ings, she responded to his good-bye with
equal appearance of indifference. He
again embraced littlo Charlie, who still
holding to his mother with one arm, put
the other around his father's neck, while
his artless pleadings fell sadly upon the
cars of tho misguided ones. ' Gently Mr.
Barton put away tho encircling arm, and
in a low tone asked whero was "little
"In the nursery with Jane," replied the
child, and the father departed to bestow a
last caress on the petted babo. .
Presently a light tap was heard at the
door which was partly open, hud Barton's
voice called softly to his first born. The
child hesitated, and it was not until his
mother whispered "go," that he approach
ed tho door. Gustavus stood ou the out
side. He drew the child to his bosom
looked at him fondly with moistened eyes,
as ho whispered, "Charlie, you will never
see papa agi.in won't you lovo him al
ways when he is far away?" kissed him
agaiu and again with passionate tenderness;
then suddculy taking his watch from his
pocket, put it and his pocket-book into the
tiny hands of the sorrowful and bewilder
ed boy, sat him down on tho threshold
and rushing down the stairs, the "quick
closing of the door announced to the list
ening wife that he had left the house.
And sho sprang to the window, gazing
wistfully through the partially closed blinds
after that familiar form until it passed
from her longing sight; then gave vent to
her long suppressed feelings in a burst of
agony. Long she wept, heedless of the
artless endearments of her distressed child;
and when she bcaamo cajmcr, and with a
return of infantile vivacity he showed her
Mie beautiful wateh and pocket-book filled
with gold and bank notes "papa gavo him,"
she pushed hiin from her'side, and cover
ed her face with her hands, sobbing in the
convulsive agony of sorrow -and self-upbraiding.'
" Oh, peace of the human heart !
how powerful art thou to work the misery
of thy blinded victims !
The next morning Mrs. Barton with
her children left the city. A trusty do
mestic who was to remain in her service
was directed to superintend the removal of
the furniture to a small town, at somo dis
tance, where she intended for tho future
to reside. .
Gustavus also had disappeared, having
ou the close of that eventful day, retired
into tho country, whence he wrote to his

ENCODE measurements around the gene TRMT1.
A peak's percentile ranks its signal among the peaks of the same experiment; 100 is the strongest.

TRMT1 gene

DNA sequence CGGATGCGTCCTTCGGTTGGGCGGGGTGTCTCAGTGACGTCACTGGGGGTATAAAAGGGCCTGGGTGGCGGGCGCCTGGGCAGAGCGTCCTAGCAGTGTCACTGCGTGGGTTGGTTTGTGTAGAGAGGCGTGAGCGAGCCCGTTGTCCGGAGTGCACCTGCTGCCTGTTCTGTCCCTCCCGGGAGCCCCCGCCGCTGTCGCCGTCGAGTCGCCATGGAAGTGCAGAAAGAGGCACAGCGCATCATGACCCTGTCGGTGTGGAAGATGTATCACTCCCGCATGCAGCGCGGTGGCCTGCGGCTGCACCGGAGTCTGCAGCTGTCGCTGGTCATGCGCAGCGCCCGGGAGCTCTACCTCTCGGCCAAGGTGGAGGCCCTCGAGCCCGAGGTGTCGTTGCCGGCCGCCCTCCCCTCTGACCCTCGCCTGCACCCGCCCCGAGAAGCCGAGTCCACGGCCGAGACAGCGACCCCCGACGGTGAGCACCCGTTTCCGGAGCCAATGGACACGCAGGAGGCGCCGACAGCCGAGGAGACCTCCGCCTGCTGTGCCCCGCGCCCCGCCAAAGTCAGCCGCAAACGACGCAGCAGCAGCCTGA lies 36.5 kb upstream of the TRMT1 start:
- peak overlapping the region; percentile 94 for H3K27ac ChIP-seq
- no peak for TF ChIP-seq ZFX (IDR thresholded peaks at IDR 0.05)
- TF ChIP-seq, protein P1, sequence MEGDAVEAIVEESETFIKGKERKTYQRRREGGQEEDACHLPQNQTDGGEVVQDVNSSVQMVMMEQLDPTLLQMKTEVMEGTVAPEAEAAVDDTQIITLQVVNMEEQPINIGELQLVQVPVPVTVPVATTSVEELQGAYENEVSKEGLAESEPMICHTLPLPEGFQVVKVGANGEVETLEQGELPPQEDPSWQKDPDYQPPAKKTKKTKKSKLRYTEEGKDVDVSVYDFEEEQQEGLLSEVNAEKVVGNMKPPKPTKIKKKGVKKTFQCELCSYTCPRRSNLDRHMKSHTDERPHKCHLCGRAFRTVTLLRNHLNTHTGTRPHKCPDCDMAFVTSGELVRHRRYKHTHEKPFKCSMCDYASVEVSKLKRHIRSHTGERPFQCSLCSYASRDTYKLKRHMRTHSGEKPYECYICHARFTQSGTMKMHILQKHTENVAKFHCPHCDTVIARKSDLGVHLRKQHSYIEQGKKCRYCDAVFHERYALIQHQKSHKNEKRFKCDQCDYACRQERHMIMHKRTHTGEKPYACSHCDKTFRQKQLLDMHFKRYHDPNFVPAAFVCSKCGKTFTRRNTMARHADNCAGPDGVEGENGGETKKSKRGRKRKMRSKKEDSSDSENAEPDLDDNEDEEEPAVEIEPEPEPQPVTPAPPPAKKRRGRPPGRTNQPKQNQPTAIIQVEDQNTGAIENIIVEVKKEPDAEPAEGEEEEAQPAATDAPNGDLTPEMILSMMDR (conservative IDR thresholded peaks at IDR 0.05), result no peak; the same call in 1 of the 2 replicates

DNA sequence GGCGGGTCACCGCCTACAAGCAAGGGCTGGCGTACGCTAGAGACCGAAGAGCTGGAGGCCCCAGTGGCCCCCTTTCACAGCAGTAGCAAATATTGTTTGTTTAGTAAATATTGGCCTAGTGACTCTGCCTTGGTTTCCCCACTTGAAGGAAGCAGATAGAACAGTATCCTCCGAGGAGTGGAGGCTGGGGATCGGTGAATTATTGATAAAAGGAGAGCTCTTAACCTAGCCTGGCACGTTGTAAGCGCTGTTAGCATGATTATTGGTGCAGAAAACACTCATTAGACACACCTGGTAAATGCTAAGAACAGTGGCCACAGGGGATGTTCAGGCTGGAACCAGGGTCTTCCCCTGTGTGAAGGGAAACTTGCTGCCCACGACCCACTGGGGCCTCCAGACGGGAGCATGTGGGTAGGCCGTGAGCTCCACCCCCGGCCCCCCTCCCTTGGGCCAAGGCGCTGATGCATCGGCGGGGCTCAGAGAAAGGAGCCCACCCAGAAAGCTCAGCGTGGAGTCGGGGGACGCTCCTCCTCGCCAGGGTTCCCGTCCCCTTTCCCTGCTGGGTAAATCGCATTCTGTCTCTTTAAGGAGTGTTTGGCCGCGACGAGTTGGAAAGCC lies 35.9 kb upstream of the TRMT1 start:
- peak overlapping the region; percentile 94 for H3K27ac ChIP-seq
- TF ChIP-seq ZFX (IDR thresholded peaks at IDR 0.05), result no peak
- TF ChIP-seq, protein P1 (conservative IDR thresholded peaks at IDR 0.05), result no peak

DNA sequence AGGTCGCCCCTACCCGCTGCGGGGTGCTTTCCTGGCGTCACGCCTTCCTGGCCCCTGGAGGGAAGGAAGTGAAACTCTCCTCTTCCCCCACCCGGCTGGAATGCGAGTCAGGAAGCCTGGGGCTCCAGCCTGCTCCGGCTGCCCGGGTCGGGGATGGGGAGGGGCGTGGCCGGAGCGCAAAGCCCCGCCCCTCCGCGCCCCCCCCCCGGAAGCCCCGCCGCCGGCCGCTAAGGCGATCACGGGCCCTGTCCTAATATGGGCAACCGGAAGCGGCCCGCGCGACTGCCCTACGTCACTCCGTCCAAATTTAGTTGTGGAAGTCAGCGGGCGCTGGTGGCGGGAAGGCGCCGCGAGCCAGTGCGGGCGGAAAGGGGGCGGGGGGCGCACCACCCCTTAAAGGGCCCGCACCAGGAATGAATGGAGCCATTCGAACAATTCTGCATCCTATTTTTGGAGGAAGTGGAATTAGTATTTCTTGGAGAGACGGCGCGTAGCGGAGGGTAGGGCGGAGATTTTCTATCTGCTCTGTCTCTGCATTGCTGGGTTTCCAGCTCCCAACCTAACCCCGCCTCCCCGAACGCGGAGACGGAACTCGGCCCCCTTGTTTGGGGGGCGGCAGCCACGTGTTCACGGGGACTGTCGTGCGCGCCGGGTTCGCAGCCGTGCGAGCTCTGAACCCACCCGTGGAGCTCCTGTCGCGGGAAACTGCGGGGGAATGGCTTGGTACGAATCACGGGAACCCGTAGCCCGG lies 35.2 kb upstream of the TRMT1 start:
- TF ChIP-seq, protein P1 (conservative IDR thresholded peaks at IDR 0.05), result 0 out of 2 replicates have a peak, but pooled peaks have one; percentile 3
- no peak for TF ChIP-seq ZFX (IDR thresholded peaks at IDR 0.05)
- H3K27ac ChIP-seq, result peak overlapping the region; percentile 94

mother a full account of what' had occur-
red. The old people were startled and
1 , , , ,
grieved by tho intelligence, but they founW
all attempts vain Jo bring about a meeting
between tho two so sadly estranged, which
might lead to a reconciliation ; for on re
turning from tho country, Gustavus speed,
ily made arrangements for a trip to Europe,
and was soon "abroad on tho Atlantic
wave," far from tho city which was filled
with a thousand vague and contradictory
rumors connected "with tho strange affair
of the Bartons."
Professional Jealousy.
Cramer and Dussek were great friends,
but also, both being Pianists, very jealous
of one an other; each not only knew tho
tho mastership of the other, but also fear
ed it. Once, as they wore both at a soi
ree in London, Dramer asked Dussek, who
had not come till very late, tho reason of
his not coming earlier.
'I have just composed a Rondo,' replied
Dussek ; 'it pi ased me well enough, but
nevertheless I destroyed it !'
'Why !' asked Cramer.
Why 1' oh, there was a very difficult
pissago in it, which 1 tried in vain for sev
eral hours to overcome ;and then the thought
occurred to me, that you could play it off
at sight; I wished to sparo myself tho hut
unllation, and so I burned it.'
Xt&"Tho town eleotions taking place
throughout New lork just now, almost in
variably result in the choice of the candi
dates of the American party.
APRIL, 17, 1855.
1 1 Suppression of Sardinian Convents,
:We learn by the steamer Africa, that
the Sardinian Chambers have voted the sup
pression of Romon Catholic ' Convents in
that Kingdom.
This is tho act, which the Allocution of
the Popo to the Secret Consistory, on the
22nd of January last, declared to be "a
signal insult," "contempt for ihe Holy